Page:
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Red Hood's Revenge (PRINCESS NOVELS) (edition 2010)

by Jim C. Hines

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2671242,770 (3.9)8
Member:JessicaABaker
Title:Red Hood's Revenge (PRINCESS NOVELS)
Authors:Jim C. Hines
Info:DAW (2010), Mass Market Paperback, 352 pages
Collections:Your library
Rating:*****
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Red Hood's Revenge by Jim C. Hines

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Showing 1-5 of 11 (next | show all)
Wow, that was both a really interesting plot and some great characterization. I LOVE the character of Roudette, yet another side of what a horrible past can do to a person, contrasting again with Lirea from the first book and the three main princesses. The message of all these books has been so far; you can take control of your life, but don't let your past define you. And it's a really good message I think.

I really also like Arathea; it's so nice to see a fantasy country in a fantasy world based on something other than Europe and not be completely inhabited by The Bad Guys. Talia's culture is complex and I like the contrasting relationship with its fairies to Lorindar's fairies.

But most of all I like that this complex world is merely the context for the characters. ( )
  cendri | May 30, 2014 |
The third book of Jim Hines' Princess series introduces the Lady of the Red Hood (aka Red Riding Hood) as a deadly assassin. When she draws Talia (Sleeping Beauty) out through trickery, she attacks viciously, but her failed assassination attempt leads the three princesses — Talia, Danielle (Cinderella), and Snow White — into a deeper and more deadly plot.

This was just as about as fun as the first two books, with clever, skillful, and kick ass female characters. It's nice to learn more about Talia, her origins and culture this go around. I also like that Hines continues to bring more women into the stories with each book and the interesting ways he reinterprets and weaves the fairy tale storylines together, which just adds to my glee. Great, fun, easy read. ( )
  andreablythe | May 9, 2014 |
Roudette, infamous assassin, has a new target. Everyone assumes it’s Danielle and rallies to protect her – not suspecting that Talia is her main target

Nor that simple assassination is the last thing on her mind.

Caught up in a complicated, unimaginable scheme, Danielle, Talia and Snow White are transported to Arathea, Talia’s homeland. The land where she is still wanted for murder and a home she hasn’t seen for years.

And a land under threat. It’s a bittersweet homecoming and an extremely difficult and complex on – but Talia will save her people.

I love that we got more of the backstory of Talia in this book. We’d had some backstory on Snow but, ultimately, Danielle was the star of the series and it was her story, her family and her life that we focused on; inevitably this reduced the other 2 princesses to sidekicks. This was Talia’s book – and it was also a book that was heavily influenced by aspects of her character that in so many books in this genre would either not exist – or would be alluded to then quickly shuffled into a corner never to be seen again: namely that she is a Lesbian and a WOC.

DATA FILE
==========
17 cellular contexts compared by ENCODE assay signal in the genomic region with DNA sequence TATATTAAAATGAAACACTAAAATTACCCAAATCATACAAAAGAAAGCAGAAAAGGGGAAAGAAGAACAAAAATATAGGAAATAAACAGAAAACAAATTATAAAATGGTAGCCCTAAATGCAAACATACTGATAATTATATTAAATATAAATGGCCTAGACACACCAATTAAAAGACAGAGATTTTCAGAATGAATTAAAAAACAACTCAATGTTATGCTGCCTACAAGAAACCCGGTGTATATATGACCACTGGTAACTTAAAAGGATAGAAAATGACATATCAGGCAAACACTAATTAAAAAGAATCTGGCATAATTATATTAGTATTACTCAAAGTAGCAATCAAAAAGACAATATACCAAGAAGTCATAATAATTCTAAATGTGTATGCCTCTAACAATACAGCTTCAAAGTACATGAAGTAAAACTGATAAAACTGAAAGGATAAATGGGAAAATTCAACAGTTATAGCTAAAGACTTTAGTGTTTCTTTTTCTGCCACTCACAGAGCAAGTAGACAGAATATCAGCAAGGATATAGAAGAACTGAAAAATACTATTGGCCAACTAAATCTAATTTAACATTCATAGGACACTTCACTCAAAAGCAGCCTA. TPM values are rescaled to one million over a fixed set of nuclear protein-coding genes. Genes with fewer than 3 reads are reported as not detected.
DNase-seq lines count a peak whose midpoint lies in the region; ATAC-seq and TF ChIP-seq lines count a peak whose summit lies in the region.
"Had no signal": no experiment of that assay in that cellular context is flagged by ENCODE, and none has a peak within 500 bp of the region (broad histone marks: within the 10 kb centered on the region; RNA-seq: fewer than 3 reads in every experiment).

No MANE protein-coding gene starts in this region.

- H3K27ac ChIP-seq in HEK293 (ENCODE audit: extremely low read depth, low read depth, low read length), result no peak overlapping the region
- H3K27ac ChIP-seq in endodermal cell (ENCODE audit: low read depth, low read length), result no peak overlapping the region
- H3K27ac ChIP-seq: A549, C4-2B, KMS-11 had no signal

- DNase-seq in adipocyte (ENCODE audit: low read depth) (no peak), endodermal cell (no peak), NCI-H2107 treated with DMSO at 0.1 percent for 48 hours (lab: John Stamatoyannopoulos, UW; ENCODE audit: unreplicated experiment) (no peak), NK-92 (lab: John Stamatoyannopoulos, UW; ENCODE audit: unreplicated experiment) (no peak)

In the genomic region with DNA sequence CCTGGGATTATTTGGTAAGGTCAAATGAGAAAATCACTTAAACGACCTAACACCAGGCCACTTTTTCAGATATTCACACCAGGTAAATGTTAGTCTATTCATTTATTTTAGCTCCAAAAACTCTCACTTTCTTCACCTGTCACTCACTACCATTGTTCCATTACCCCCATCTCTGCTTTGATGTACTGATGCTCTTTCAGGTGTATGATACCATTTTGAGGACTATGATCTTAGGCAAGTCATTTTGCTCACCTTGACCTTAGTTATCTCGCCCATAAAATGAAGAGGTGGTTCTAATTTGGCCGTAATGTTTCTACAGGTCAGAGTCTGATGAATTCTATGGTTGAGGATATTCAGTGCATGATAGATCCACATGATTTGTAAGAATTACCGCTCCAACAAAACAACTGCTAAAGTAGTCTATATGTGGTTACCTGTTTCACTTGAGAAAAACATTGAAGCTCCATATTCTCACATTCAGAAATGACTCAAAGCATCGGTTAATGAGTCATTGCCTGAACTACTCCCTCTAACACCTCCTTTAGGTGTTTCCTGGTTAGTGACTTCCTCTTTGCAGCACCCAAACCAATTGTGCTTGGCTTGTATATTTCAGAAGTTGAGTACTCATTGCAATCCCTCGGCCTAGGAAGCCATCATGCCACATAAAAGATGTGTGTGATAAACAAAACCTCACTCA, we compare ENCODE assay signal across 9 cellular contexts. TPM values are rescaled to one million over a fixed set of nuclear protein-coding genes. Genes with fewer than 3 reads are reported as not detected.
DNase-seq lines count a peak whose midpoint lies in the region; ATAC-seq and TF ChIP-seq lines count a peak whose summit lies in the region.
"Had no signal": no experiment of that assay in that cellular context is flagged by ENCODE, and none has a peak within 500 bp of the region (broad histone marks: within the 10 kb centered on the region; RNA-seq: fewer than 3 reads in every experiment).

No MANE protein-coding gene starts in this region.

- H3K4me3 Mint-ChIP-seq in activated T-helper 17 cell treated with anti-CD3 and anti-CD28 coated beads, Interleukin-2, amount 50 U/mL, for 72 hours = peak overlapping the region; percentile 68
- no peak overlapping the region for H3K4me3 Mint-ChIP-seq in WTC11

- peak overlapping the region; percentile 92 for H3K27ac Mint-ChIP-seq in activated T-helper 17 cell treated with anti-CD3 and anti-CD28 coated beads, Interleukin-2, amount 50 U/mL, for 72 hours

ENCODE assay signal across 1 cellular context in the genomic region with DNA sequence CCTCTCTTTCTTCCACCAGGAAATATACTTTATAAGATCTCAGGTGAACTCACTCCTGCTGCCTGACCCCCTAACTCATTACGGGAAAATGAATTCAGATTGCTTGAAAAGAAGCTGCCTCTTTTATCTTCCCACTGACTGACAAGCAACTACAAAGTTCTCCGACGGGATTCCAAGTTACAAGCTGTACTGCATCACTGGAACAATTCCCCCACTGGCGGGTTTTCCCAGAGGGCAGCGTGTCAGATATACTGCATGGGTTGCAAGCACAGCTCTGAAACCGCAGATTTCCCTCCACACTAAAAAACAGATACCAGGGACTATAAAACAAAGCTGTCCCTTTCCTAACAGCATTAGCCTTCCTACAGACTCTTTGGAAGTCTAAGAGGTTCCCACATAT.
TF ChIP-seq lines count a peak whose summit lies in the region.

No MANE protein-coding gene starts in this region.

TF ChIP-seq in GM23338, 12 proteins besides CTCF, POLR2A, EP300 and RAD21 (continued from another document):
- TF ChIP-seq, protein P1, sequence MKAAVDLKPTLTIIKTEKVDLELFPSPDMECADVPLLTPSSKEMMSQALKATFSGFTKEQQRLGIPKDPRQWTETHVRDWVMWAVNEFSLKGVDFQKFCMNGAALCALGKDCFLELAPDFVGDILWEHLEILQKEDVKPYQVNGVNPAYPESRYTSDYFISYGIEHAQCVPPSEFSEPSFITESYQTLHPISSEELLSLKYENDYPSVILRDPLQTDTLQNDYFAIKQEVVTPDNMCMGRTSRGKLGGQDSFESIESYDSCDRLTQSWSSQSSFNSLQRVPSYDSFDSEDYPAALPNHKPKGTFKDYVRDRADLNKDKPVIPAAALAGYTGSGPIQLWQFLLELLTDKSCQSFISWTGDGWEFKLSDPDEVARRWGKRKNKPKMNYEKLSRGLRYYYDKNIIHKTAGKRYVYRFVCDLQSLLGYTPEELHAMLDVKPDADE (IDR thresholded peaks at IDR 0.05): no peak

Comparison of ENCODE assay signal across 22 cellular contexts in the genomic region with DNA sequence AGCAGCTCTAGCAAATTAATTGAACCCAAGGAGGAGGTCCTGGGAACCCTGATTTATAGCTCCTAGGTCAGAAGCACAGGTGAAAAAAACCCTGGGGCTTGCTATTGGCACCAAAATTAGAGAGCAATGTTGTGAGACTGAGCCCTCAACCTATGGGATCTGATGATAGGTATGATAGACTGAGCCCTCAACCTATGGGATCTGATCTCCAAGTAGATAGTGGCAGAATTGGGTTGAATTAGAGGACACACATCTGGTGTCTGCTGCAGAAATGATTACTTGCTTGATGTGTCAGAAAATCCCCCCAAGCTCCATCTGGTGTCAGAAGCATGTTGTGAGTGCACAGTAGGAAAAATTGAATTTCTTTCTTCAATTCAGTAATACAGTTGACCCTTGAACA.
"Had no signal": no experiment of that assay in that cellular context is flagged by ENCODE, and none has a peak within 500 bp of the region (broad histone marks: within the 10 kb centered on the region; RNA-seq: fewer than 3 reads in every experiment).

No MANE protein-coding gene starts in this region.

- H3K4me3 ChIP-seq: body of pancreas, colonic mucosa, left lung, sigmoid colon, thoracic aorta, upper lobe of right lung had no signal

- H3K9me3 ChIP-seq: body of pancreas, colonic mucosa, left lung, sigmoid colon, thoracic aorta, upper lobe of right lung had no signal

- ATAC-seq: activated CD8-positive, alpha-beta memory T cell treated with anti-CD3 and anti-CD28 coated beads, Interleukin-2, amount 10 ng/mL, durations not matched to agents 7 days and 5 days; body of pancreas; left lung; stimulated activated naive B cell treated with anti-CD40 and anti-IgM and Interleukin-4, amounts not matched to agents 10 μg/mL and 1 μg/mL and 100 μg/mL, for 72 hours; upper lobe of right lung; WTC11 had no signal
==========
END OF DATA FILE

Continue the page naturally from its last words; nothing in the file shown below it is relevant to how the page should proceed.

We meet Talia’s first love, and it is love not lust, they have a relationship, they reconnect and Talia clearly values her as much as her friends Snow and Danielle. She isn’t secondary to them in Talia’s eyes and Talia risks all and deviates her quest in order to reconnect with her and save her. She matters to Talia and their scenes together make that clear – which makes their ending all the more frustrating.

Most of the book also takes part in Talia’s homeland – a Fantasy Middle Eastern parallel – which manages to get a considerable sense of culture and place without resorting to so many of the really tired, offensive stereotypes. There’s a lot of effort gone into making a full culture here, with a full history and populated by actual people. Not only are they not presented with many of the damaging stereotypes, but they’re free from exoticisation as well; yes Danielle and Snow are lost, but they’re presented as just that, people from a foreign land in an unfamiliar place. It helps that we see much of the story through Talia’s eyes and she has a real sense of familiarity and home coming which flies in the face of any attempt to present an alien, strange, exotic land.

We also had some wonderful development of the world – the history of the fae, the different forms of fae and human conflict that have touched every country in the world and the legends behind that. The whole faerie church and nature of religion – both as something sincerely believed and bringing healing and help to many AND a deceptive implement of social control to forward nefarious schemes was well handled. I also like that the fae in Lorindar are very different creatures from the fae in Arathea. A lot of fantasy books miss this – we will see 8 different human nations and then “the fae.” Or “the elves”. It’s nice to see mystical woo-woo creatures that are as divided and divergent as we are – after all, why wouldn’t they be? It’s a nice touch.

Read More ( )
1 vote FangsfortheFantasy | Oct 31, 2013 |
The premise: ganked from BN.com: Wars may end. But vengeance is forever.

Roudette's story was a simple one. A red cape. A wolf. A hunter. Her mother told her she would be safe, so long as she kept to the path. But sometimes the path leads to dark places. Roudette is the hunter now, an assassin known throughout the world as the Lady of the Red Hood. Her mission will take her to the country of Arathea and an ancient fairy threat. At the heart of the conflict between humans and fairies stands the woman Roudette has been hired to kill, the only human ever to have fought the Lady of the Red Hood and survived-the princess known as Sleeping Beauty.

My Rating: Worth Reading, with Reservations